Visual Art and DH

I expressed two ideas in my proposal, both of which have been expressed in some form or another by others.

One, I am interested in the tools people use for digital projects and why they use them. The reason for this is that both I and the Programmer where I work are fairly new to the position and sometimes I feel like we are grasping at straws, recreating what others may have already figured out. I suspect that this may not take a session of its own, but will come out of talking to people and hearing about other’s projects.

The other thing I suggested was this:

I am really interested in visual (fine) art and the digital humanities. There was a session last year on fine art and the DH, which was only attended by myself and two others, but I had a great time. Since then, I’ve thought more about how fine art and art history might be supported by DH. I also blogged about the possibility of an artist in residence at a DH center, perhaps supported by the Fellowship at Digital Humanities Centers grant. I would love to hear what others think on this topic and would be very willing to do a little overview of what’s out there right now.

I’m not so sure about the overview part- partly because I have not had much time to research this in depth, and partly because my cursory look hasn’t turned up much. There seems to be a split between fine art and digital humanities centers. David Staley’s post, for instance, talks about a visually oriented humanities project- but the work (and the title of the post, even!) make me think “artwork” and “artist.” I find it really interesting that just about the same exact work could be “digital humanities” or “fine arts” depending on who is doing the work. The point was driven home during Lev Manovitch’s plenary speech at DH ’09. Manovitch os a Professor in the Visual Arts Department, and the kind of things his lab does could be considered both fine art and digital humanities. I’m interested in talking about the overlap, as well as how to involve artists in DH, not only in the areas they have been (maily web design) but also in more theoretical conceptual roles such as visualizations.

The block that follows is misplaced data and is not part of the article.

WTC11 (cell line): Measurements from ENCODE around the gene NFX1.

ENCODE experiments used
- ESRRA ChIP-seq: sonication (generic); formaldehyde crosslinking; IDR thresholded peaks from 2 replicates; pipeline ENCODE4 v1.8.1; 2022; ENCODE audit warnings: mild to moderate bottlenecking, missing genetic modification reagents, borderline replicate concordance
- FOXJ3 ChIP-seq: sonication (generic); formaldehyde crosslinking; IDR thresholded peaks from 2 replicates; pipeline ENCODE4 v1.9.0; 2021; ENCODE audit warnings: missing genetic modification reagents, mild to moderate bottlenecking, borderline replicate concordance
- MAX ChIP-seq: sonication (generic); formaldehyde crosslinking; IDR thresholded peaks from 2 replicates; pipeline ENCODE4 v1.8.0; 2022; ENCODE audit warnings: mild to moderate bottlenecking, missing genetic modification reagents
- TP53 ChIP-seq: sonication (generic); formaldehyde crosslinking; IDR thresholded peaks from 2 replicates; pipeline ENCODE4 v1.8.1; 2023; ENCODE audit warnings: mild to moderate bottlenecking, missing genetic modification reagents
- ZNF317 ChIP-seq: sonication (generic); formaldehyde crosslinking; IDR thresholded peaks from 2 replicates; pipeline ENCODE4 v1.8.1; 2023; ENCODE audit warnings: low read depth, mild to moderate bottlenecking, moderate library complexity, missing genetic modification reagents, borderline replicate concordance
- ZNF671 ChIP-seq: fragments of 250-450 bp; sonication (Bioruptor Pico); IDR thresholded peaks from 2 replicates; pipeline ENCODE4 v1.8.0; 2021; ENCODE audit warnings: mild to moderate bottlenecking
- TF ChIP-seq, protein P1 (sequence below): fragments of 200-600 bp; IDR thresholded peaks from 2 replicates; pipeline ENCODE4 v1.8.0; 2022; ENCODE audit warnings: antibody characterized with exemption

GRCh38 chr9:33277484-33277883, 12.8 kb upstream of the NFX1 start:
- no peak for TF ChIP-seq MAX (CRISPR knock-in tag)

I’m not sure if this could stand on its own, or if it should be combined with a more general session on visualizations (which also seemed to be a hot topic at DH ’09).

5 Responses to “Visual Art and DH”

  1. David Staley Says:


    I was hoping to have exactly this conversation; thank you for articulating so much better than me! I decided to use the term “humanities-based imagist” because I don’t feel I have the qualifications to be called an “artist” (I do not have an MFA, for example), although I have been called an artist by a colleague here in the Art Department. Also, as one other blogger noted, “artist” has all sorts of other baggage tied to it. But at the very least, I was hoping that the installation would spark a conversation about the place for the visual in the (digital) humanities, especially since we have such a long and intractable tradition of being “people of the book.”

  2. Musebrarian Says:


    You might be interested in the work of Donna Cox, who is sort of an “artist in residence” at the National Center for Supercomputing Applications (NCSA) here in Illinois. Her work is particular focused on the role of artists in scientific visualization, but I could see how to extend the argument to the humanities.

    I’m also interested in this with regard to the collection dashboard (

  3. Musebrarian Says:

    Ooops, here’s a link to Donna Cox’s homepage…

  4. ghbrett Says:

    What a great topic! I’d like to participate too. Much to share and more to learn.

    BTW Donna Cox is a fantastic interdisciplinary catalyst as well as artist, scientist and nifty person.

    Oh, some art from my first computer on Flickr.

  5. ghbrett Says:

    Oops I meant to mention Donna created the concept of “Renaissance Teams” at NCSA to help scientists to do their research better. This page explains it a bit: